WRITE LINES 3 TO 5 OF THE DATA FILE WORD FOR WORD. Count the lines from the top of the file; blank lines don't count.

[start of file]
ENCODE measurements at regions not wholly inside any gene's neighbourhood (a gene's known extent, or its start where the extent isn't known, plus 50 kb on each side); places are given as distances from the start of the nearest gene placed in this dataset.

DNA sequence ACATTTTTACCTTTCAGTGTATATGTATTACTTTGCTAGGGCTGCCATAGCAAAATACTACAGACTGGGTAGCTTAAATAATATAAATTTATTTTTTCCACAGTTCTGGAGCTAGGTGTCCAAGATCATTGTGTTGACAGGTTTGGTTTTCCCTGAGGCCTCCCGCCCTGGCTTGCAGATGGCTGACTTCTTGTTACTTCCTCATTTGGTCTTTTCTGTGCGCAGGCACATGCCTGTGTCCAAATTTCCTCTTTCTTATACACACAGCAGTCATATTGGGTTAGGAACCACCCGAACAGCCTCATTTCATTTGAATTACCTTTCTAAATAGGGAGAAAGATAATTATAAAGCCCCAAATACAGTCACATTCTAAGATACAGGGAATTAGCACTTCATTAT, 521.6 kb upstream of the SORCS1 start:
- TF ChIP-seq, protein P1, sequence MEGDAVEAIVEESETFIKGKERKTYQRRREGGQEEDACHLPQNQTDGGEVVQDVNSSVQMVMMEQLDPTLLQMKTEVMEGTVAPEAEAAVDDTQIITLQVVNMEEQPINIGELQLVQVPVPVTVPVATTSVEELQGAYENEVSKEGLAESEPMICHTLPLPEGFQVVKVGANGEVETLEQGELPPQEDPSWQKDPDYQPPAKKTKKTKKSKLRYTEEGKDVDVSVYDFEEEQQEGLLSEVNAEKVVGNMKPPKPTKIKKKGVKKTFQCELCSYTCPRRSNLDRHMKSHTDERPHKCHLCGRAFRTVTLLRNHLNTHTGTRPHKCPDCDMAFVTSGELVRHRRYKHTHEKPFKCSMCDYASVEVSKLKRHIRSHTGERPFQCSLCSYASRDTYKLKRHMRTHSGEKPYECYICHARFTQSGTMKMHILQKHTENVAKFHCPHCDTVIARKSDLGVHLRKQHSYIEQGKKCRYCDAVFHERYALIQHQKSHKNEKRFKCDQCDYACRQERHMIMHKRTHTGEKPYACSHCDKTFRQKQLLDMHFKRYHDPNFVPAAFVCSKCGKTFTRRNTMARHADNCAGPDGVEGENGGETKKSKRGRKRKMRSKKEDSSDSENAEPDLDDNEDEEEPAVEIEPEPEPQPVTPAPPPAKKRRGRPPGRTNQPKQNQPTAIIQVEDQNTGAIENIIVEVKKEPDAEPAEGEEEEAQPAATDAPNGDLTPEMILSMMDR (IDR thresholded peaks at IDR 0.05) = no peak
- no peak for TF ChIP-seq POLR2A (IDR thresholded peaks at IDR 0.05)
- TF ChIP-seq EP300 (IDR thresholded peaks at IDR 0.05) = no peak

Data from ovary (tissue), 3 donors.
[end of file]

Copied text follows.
- TF ChIP-seq, protein P1, sequence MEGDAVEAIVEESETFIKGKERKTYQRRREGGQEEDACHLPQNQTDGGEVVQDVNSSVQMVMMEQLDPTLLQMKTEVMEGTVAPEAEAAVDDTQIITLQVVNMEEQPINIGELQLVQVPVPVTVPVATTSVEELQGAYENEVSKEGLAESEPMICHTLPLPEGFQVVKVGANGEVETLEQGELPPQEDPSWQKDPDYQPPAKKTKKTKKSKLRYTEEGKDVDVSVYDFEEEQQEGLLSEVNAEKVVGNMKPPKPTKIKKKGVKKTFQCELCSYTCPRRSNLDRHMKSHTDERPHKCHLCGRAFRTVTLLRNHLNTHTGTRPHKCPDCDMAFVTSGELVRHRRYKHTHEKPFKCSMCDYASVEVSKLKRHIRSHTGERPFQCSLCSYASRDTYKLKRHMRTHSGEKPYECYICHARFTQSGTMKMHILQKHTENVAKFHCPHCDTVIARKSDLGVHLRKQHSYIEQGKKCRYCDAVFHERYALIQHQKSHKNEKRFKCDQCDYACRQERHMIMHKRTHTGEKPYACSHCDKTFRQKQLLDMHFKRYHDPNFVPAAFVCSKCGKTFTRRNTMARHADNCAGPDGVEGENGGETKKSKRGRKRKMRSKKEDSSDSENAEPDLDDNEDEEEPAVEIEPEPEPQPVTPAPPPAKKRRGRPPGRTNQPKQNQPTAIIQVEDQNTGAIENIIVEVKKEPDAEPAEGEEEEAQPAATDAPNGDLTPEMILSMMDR (IDR thresholded peaks at IDR 0.05) = no peak
- no peak for TF ChIP-seq POLR2A (IDR thresholded peaks at IDR 0.05)
- TF ChIP-seq EP300 (IDR thresholded peaks at IDR 0.05) = no peak